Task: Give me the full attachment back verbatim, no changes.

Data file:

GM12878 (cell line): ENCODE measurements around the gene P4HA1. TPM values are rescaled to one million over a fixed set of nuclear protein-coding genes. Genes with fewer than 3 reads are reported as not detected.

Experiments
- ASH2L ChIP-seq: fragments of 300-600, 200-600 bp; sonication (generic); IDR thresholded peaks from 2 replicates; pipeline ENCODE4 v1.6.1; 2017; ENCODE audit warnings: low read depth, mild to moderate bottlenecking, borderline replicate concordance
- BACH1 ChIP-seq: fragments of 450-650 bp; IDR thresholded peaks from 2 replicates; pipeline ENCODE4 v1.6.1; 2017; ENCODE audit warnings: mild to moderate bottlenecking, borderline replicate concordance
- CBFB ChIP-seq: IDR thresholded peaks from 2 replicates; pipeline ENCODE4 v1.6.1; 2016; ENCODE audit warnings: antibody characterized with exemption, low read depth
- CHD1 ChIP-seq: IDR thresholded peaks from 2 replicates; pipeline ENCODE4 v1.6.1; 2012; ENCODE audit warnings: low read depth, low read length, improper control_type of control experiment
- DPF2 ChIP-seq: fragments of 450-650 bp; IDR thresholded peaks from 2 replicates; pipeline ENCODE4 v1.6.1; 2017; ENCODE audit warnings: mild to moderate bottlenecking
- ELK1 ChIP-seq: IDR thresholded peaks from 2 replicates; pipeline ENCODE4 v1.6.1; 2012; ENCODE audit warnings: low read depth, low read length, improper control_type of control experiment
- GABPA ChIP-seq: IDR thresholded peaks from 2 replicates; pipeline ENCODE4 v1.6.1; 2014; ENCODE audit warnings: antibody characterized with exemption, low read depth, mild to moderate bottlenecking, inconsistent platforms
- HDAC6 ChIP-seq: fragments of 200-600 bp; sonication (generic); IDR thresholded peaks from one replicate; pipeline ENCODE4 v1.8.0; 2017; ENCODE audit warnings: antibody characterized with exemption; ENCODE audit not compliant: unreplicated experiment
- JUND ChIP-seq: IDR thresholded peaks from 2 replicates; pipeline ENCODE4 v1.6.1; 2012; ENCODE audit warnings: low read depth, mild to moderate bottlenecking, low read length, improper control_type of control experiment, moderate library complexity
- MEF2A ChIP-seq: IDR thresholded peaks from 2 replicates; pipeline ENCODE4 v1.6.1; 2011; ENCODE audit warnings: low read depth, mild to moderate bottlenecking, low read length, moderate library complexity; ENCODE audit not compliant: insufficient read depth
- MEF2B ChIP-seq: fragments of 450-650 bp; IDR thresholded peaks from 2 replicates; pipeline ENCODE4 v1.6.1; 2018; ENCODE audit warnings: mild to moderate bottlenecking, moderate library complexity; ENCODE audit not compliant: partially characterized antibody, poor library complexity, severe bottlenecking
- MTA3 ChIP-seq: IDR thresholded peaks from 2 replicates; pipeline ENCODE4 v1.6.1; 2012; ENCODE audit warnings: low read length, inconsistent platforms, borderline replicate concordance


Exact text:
GM12878 (cell line): ENCODE measurements around the gene P4HA1. TPM values are rescaled to one million over a fixed set of nuclear protein-coding genes. Genes with fewer than 3 reads are reported as not detected.

Experiments
- ASH2L ChIP-seq: fragments of 300-600, 200-600 bp; sonication (generic); IDR thresholded peaks from 2 replicates; pipeline ENCODE4 v1.6.1; 2017; ENCODE audit warnings: low read depth, mild to moderate bottlenecking, borderline replicate concordance
- BACH1 ChIP-seq: fragments of 450-650 bp; IDR thresholded peaks from 2 replicates; pipeline ENCODE4 v1.6.1; 2017; ENCODE audit warnings: mild to moderate bottlenecking, borderline replicate concordance
- CBFB ChIP-seq: IDR thresholded peaks from 2 replicates; pipeline ENCODE4 v1.6.1; 2016; ENCODE audit warnings: antibody characterized with exemption, low read depth
- CHD1 ChIP-seq: IDR thresholded peaks from 2 replicates; pipeline ENCODE4 v1.6.1; 2012; ENCODE audit warnings: low read depth, low read length, improper control_type of control experiment
- DPF2 ChIP-seq: fragments of 450-650 bp; IDR thresholded peaks from 2 replicates; pipeline ENCODE4 v1.6.1; 2017; ENCODE audit warnings: mild to moderate bottlenecking
- ELK1 ChIP-seq: IDR thresholded peaks from 2 replicates; pipeline ENCODE4 v1.6.1; 2012; ENCODE audit warnings: low read depth, low read length, improper control_type of control experiment
- GABPA ChIP-seq: IDR thresholded peaks from 2 replicates; pipeline ENCODE4 v1.6.1; 2014; ENCODE audit warnings: antibody characterized with exemption, low read depth, mild to moderate bottlenecking, inconsistent platforms
- HDAC6 ChIP-seq: fragments of 200-600 bp; sonication (generic); IDR thresholded peaks from one replicate; pipeline ENCODE4 v1.8.0; 2017; ENCODE audit warnings: antibody characterized with exemption; ENCODE audit not compliant: unreplicated experiment
- JUND ChIP-seq: IDR thresholded peaks from 2 replicates; pipeline ENCODE4 v1.6.1; 2012; ENCODE audit warnings: low read depth, mild to moderate bottlenecking, low read length, improper control_type of control experiment, moderate library complexity
- MEF2A ChIP-seq: IDR thresholded peaks from 2 replicates; pipeline ENCODE4 v1.6.1; 2011; ENCODE audit warnings: low read depth, mild to moderate bottlenecking, low read length, moderate library complexity; ENCODE audit not compliant: insufficient read depth
- MEF2B ChIP-seq: fragments of 450-650 bp; IDR thresholded peaks from 2 replicates; pipeline ENCODE4 v1.6.1; 2018; ENCODE audit warnings: mild to moderate bottlenecking, moderate library complexity; ENCODE audit not compliant: partially characterized antibody, poor library complexity, severe bottlenecking
- MTA3 ChIP-seq: IDR thresholded peaks from 2 replicates; pipeline ENCODE4 v1.6.1; 2012; ENCODE audit warnings: low read length, inconsistent platforms, borderline replicate concordance